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by Bill Snyder | Thursday, Jan. 19, 2017, 9:30 AM
Integrins are membrane proteins made up of combinations of different “alpha” and “beta” subunits that enable cells throughout the body to interact with their surroundings.
The best-studied integrins, which are found in platelets and other tissues, have beta-3 subunits. Not every integrin has a beta-3 subunit, yet conventional wisdom holds that all integrins act in a manner similar to platelet integrins. But is that really the case?
To find out, researchers at Vanderbilt University School of Medicine studied integrins with beta-1 subunits. To their surprise, they discovered significant differences in the structure and function of these proteins compared to those with beta-3 subunits.
The group’s findings, published recently in the on-line journal eLife, suggest that function may vary significantly depending upon where integrins are located and how they’re made.
“This is just the tip of the iceberg,” said integrin expert Roy Zent, M.D., Ph.D., who partnered with structural biologist Charles Sanders II, Ph.D., and colleagues to conduct the study. “We really don’t know how integrins transmit signals. There probably are big differences between them.”
Understanding how integrins contribute to tissue fibrosis in organs like the liver, lung and kidney could lead to new ways to cure diseases that kill millions of people worldwide, said Zent, the Thomas F. Frist Sr. Professor of Medicine and vice chair of Research in the Department of Medicine.
Sanders said the study began six years ago, and could not have been completed without the persistence of the paper’s first authors, Sijo Mathew, Ph.D., research assistant professor of Medicine, and postdoctoral fellow Zhenwei Lu, Ph.D.
“It’s the collaboration that gives this work distinctive breadth and impact,” said Sanders, who is the Aileen M. Lange and Annie Mary Lyle Professor of Cardiovascular Research, professor of Biochemistry and associate dean for Research in the Basic Sciences. “This is classic Vanderbilt science.”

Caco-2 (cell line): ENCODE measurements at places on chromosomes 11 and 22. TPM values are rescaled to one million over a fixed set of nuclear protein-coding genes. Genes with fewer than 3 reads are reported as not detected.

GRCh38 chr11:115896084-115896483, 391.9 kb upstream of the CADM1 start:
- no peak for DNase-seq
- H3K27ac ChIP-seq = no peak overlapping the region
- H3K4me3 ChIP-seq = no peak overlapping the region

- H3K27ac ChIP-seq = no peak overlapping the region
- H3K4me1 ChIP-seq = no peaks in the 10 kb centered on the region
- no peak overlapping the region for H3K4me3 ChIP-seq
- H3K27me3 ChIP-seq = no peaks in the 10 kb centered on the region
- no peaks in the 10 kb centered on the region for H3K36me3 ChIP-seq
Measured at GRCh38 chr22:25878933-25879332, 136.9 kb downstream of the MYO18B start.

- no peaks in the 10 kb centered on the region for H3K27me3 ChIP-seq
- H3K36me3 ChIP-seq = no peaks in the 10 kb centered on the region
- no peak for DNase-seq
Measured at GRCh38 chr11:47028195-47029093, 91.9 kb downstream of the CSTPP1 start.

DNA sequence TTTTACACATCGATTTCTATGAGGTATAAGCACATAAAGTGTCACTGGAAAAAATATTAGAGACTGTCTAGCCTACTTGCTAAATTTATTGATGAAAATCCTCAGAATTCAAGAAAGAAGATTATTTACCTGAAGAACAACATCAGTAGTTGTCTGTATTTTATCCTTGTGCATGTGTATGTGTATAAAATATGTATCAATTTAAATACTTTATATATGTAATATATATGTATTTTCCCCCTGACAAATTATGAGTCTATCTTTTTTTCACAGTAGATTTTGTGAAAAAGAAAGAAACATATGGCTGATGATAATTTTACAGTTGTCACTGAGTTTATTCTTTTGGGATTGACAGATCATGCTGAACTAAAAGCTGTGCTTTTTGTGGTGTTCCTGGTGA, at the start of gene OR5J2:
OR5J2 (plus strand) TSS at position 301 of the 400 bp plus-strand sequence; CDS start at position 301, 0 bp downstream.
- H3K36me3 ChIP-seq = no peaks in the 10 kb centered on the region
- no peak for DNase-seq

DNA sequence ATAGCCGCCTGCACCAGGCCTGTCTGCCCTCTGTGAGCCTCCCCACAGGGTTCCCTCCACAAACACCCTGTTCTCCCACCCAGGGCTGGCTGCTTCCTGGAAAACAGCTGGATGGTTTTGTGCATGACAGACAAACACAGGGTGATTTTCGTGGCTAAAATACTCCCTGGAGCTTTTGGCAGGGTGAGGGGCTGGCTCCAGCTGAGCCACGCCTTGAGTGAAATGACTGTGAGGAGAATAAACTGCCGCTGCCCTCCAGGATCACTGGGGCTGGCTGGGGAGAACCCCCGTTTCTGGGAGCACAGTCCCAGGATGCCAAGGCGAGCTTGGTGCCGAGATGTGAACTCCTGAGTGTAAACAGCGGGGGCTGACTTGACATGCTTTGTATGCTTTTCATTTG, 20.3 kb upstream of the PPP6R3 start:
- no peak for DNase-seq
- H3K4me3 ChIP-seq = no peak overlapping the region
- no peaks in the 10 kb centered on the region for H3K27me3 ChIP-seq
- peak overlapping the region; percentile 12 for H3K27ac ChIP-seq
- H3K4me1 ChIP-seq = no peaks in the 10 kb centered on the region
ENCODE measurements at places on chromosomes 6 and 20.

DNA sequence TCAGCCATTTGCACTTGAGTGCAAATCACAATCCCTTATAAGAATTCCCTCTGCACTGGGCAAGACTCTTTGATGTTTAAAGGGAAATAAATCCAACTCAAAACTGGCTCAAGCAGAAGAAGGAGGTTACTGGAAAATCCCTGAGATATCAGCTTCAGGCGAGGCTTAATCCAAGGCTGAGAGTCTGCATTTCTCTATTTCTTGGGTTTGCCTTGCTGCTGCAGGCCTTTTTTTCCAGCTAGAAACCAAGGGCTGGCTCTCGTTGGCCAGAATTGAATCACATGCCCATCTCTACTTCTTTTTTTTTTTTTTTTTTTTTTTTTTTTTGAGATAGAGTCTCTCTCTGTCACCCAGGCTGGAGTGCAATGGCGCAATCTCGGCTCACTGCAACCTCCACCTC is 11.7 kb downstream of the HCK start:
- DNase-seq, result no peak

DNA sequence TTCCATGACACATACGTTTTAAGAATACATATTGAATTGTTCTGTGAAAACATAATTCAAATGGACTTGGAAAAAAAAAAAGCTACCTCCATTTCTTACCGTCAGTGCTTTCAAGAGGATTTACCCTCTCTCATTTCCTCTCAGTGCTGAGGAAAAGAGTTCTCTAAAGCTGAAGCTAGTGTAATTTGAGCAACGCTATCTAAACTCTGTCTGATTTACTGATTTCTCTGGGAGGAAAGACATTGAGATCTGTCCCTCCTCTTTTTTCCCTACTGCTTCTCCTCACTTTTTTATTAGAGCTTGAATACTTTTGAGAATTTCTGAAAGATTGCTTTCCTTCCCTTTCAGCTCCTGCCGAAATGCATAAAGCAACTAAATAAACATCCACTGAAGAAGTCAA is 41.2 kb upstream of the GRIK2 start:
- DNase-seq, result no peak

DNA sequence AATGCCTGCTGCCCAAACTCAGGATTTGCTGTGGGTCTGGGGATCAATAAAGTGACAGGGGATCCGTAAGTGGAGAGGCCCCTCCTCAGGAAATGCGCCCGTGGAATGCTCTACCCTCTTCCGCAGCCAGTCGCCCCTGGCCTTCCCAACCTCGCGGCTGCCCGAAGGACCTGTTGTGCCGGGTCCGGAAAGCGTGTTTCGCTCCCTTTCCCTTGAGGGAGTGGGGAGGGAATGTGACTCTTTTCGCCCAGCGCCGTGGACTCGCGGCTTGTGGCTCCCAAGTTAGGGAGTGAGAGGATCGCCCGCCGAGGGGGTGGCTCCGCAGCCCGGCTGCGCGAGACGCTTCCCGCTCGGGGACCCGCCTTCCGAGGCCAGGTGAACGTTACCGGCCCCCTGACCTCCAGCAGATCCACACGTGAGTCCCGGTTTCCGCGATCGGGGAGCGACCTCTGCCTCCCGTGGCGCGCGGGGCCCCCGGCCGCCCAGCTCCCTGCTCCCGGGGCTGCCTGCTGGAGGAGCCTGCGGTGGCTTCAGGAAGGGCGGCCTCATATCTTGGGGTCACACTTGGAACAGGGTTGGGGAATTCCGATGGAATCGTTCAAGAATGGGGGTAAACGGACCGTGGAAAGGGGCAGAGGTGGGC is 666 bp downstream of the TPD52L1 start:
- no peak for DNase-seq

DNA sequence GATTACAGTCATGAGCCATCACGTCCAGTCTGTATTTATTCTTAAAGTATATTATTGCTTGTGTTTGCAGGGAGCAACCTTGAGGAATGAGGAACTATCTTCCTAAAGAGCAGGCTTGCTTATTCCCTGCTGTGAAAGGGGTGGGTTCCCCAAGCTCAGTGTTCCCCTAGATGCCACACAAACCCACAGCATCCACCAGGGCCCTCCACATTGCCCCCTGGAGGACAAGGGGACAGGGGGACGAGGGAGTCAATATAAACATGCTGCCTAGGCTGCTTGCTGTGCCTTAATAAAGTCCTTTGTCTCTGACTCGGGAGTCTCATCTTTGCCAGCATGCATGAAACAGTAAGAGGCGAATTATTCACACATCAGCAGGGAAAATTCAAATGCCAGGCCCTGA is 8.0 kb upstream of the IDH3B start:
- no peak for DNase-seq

“By getting me involved in the project, not only could we do these biological, cell-based functional assays that Roy’s lab carries out, but we could also purify the integrins or parts of (them) and do both structural and biophysical characterization of interactions — how the different subunits stick together,” he said.
Sanders said other Vanderbilt scientists have made major contributions to the field of integrin science.
The pioneering work of Samuel Santoro, M.D., Ph.D., and Mary Zutter, Ph.D., for example, helped define the role of platelet integrins in thrombosis. Since the mid-1990s, drugs that target platelet integrins have been used to prevent blood clots.
Santoro is the Dorothy Beryl and Theodore R. Austin Professor of Pathology and chair of the Department of Pathology, Microbiology and Immunology, and Zutter is the Louise B. McGavock Professor in the department.
Another Vanderbilt scientist, Ambra Pozzi, Ph.D., professor of Medicine, demonstrated the major role that integrins play in the pathogenesis of organ fibrosis. Pozzi and Billy Hudson, Ph.D., the Elliott V. Newman Professor of Medicine, also contributed to the current study.
The study was supported by the American Heart Association, Department of Veterans Affairs, and National Institutes of Health grants DK083187, DK075894, DK069221 and DK095761.
Bill Snyder, (615) 322-4747
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